Wolf Trap National Park for the Performing Arts

Location: Vienna, Virginia

Webpage: National Park

General Description: Wolf Trap National Park for the Performing Arts is the only National Park that is dedicated to the performing arts and thus it is more a venue for concerts of varying times and sizes rather than a National Park.  The National Park is 130 acres in size and is managed through a partnership between the non-profit Wolf Trap Foundation for the Performing Arts and the NPS.  It began as a donation of the land by Catherine Shouse to preserve her family farm from the encroachment of Washington D.C. urban sprawl.  The park consists of three venues: the Filene Center seats 7,000 and hosts nightly performances from May to early September, the Children’s Theater in the Woods that is set in a wooded setting for a wide range of family and children productions, and the Meadow Pavilion which hosts events for the International Children’s Festival at Wolf Trap.  There is also a short hiking trail that circles the area.



1) We did not know what to expect at Wolf Trap since we were visiting in April, before the season opens and were not interested in attending any of the performances anyway.  Not surprising, we were the only visitors.  We did run into a NPS Park Ranger as we walked up to the box office windows and found out they have a small “Visitor Center” or offices for the NPS.  He provided information about the walking trail and allowed us to enter and look at the seating area for the Filene Center, the main venue.


2) The Filene Center is made out of Douglas Fir and is an enormous wooden structure with backdrops and stage.  I was surprised that the seating area is much smaller than I imagined.  It certainly does not look large enough to seat 7,000, even though over half of them would be sitting on the grassy slope in front of the stage.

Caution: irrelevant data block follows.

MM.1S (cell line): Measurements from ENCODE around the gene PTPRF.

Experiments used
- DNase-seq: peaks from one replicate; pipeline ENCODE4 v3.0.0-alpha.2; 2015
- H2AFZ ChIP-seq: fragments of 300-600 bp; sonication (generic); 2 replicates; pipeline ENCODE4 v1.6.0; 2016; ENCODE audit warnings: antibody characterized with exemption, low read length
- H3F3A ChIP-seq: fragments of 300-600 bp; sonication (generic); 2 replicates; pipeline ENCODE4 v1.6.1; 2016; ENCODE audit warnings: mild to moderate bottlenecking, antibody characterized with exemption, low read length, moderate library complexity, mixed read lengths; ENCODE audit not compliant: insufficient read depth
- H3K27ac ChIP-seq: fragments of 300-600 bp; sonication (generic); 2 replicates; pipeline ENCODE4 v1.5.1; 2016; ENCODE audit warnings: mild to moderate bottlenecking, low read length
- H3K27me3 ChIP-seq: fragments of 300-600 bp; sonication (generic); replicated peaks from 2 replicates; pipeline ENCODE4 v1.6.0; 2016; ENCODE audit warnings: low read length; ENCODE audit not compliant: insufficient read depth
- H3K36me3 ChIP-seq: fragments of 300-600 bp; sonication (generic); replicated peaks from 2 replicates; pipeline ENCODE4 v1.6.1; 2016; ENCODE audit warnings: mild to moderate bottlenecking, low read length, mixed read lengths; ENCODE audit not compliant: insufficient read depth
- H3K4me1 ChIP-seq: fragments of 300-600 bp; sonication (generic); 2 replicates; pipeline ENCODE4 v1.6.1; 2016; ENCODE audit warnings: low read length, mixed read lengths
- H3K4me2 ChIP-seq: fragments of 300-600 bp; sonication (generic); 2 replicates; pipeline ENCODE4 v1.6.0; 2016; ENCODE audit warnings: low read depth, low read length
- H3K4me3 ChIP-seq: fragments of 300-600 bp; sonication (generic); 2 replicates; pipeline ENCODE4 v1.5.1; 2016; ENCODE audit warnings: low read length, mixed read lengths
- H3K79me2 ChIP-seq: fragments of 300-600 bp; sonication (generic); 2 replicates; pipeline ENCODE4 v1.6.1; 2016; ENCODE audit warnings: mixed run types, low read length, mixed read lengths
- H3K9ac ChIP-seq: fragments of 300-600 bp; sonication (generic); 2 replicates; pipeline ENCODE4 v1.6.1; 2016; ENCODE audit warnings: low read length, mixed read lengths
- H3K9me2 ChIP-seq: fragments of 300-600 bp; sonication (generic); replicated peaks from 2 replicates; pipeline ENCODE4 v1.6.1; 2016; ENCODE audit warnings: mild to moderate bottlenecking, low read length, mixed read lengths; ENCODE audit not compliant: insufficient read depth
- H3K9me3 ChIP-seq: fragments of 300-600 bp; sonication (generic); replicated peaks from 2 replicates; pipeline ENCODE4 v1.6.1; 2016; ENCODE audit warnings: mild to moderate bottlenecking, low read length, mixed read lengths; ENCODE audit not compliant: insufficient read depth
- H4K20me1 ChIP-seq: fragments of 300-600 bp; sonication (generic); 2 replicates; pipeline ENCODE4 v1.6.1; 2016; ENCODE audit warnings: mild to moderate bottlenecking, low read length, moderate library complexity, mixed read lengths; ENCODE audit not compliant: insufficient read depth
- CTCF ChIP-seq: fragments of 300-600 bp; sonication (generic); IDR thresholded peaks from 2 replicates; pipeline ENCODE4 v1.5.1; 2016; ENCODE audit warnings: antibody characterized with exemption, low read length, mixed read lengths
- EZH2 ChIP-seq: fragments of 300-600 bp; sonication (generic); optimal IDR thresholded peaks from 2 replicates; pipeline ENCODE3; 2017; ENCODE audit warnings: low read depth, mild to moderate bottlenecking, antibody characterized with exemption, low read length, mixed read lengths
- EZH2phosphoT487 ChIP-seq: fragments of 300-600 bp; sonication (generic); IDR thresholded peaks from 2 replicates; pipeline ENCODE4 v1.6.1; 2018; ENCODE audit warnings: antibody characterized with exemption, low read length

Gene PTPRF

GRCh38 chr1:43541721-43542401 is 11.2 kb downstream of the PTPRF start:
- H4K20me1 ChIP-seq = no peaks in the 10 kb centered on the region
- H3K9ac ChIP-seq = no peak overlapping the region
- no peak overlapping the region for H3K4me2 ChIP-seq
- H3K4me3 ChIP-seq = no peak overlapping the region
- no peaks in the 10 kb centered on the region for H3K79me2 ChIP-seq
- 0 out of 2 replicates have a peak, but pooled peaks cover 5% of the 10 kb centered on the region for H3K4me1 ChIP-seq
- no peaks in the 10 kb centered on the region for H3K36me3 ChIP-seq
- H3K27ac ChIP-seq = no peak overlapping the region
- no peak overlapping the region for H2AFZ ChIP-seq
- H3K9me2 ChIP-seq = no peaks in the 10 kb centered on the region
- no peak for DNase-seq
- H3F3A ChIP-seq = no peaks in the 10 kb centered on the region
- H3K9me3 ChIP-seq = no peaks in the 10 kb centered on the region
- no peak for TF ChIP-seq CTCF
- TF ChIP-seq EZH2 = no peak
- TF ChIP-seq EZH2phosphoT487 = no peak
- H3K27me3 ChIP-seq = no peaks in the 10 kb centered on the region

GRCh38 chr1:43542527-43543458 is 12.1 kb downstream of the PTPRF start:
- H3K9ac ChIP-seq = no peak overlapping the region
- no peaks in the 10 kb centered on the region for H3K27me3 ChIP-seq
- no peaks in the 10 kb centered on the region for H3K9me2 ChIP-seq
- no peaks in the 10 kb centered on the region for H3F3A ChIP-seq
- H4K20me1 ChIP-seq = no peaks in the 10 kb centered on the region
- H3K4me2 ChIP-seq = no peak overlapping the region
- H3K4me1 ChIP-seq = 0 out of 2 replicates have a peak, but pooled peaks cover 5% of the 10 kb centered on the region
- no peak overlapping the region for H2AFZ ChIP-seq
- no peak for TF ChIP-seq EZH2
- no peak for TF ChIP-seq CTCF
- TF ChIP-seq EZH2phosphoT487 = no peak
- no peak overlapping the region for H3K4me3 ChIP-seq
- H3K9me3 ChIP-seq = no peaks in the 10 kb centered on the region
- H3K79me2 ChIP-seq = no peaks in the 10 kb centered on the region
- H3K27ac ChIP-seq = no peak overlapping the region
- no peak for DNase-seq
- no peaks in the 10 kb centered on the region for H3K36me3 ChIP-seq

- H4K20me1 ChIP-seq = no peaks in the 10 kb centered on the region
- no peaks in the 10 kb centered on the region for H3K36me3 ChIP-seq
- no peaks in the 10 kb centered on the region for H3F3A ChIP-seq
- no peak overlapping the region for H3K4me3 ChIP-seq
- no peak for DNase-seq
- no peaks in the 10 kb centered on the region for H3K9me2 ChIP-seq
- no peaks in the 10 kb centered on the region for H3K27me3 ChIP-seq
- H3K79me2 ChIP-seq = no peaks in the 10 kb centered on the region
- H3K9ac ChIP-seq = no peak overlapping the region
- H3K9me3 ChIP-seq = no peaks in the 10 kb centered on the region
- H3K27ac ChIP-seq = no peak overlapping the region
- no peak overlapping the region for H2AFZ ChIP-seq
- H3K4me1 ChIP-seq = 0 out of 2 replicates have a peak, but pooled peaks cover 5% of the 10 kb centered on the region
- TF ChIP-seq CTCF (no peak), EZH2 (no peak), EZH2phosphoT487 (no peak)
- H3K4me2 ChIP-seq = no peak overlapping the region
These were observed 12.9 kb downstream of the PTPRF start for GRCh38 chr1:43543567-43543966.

3) I was also impressed with the range of talents they will be hosting this season.  We must have spent 20 minutes looking at all the acts they have booked, most of them we knew.  They range from classic rock and current singers to opera.

4) The hiking trail around the facilities is an easy walk along an urban stream.  There are a few interpretive signs along the trail that highlight the difficulties the NPS faces in managing a small urban park.  Most notably is the huge overpopulation of deer.  In one location they have created a deer exclusion area to keep deer out to demonstrate the undergrowth that should be growing on the ground instead of the dirt and pine needles that cover it today.  The trail also takes you to the Children’s Theater in the Woods.


5) I would not recommend anyone else interested in our National Parks visiting Wolf Trap as it is really a venue for the shows they put on instead of visitors.  According to the webpage they offer backstage tours to visitors, which might have made the visit worthwhile.  Obviously we were too early in the season for the tours.

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